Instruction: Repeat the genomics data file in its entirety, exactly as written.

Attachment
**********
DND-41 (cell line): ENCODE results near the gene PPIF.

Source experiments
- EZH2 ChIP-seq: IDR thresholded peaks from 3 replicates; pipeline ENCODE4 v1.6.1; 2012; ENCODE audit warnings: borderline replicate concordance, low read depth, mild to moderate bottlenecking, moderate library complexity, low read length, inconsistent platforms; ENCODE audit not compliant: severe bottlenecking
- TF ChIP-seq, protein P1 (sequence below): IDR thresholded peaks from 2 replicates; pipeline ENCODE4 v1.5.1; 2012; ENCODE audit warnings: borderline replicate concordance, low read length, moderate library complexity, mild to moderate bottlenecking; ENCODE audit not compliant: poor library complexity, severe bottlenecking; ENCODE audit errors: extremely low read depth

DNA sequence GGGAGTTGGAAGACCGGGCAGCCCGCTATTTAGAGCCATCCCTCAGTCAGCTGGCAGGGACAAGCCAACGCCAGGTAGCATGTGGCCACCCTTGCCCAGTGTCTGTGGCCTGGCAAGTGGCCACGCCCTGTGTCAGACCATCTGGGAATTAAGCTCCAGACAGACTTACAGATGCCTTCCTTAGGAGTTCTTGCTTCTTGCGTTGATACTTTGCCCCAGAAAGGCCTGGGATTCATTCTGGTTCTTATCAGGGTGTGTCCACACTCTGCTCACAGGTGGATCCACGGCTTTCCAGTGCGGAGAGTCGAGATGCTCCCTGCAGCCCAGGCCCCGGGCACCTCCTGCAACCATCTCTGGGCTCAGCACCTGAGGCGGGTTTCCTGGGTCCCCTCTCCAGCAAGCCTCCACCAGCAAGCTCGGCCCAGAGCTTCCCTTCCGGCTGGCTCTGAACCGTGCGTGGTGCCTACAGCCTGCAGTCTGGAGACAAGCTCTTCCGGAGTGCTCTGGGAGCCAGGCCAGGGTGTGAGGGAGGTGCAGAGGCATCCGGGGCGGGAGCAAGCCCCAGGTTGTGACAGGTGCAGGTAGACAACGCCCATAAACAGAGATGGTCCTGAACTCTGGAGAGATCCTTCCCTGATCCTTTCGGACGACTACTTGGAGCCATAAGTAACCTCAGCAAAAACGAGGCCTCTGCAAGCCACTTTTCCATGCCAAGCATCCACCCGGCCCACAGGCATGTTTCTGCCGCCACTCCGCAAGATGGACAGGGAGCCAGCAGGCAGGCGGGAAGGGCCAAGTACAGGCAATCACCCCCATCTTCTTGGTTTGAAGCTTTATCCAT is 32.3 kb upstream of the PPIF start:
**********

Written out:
DND-41 (cell line): ENCODE results near the gene PPIF.

Source experiments
- EZH2 ChIP-seq: IDR thresholded peaks from 3 replicates; pipeline ENCODE4 v1.6.1; 2012; ENCODE audit warnings: borderline replicate concordance, low read depth, mild to moderate bottlenecking, moderate library complexity, low read length, inconsistent platforms; ENCODE audit not compliant: severe bottlenecking
- TF ChIP-seq, protein P1 (sequence below): IDR thresholded peaks from 2 replicates; pipeline ENCODE4 v1.5.1; 2012; ENCODE audit warnings: borderline replicate concordance, low read length, moderate library complexity, mild to moderate bottlenecking; ENCODE audit not compliant: poor library complexity, severe bottlenecking; ENCODE audit errors: extremely low read depth

DNA sequence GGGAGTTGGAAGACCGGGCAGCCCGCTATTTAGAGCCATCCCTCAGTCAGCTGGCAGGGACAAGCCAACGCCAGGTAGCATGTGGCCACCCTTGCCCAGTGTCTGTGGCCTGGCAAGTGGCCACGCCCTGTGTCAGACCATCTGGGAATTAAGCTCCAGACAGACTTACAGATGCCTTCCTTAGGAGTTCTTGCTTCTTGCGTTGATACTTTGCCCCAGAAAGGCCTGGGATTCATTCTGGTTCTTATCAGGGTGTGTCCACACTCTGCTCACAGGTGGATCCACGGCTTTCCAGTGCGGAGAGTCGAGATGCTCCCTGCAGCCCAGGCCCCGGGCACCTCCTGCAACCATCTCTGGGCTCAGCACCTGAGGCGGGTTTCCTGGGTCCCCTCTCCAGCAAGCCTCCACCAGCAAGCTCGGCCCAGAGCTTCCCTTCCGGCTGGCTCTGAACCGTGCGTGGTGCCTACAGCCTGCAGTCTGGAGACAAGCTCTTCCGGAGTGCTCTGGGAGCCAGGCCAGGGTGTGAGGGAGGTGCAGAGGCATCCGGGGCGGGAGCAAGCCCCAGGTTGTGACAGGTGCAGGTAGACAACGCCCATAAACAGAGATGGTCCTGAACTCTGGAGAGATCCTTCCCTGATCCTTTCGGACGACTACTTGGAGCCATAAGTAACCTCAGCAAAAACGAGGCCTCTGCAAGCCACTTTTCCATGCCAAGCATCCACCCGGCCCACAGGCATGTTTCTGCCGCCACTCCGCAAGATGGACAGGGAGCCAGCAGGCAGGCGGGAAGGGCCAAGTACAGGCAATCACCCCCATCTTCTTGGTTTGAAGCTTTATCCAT is 32.3 kb upstream of the PPIF start: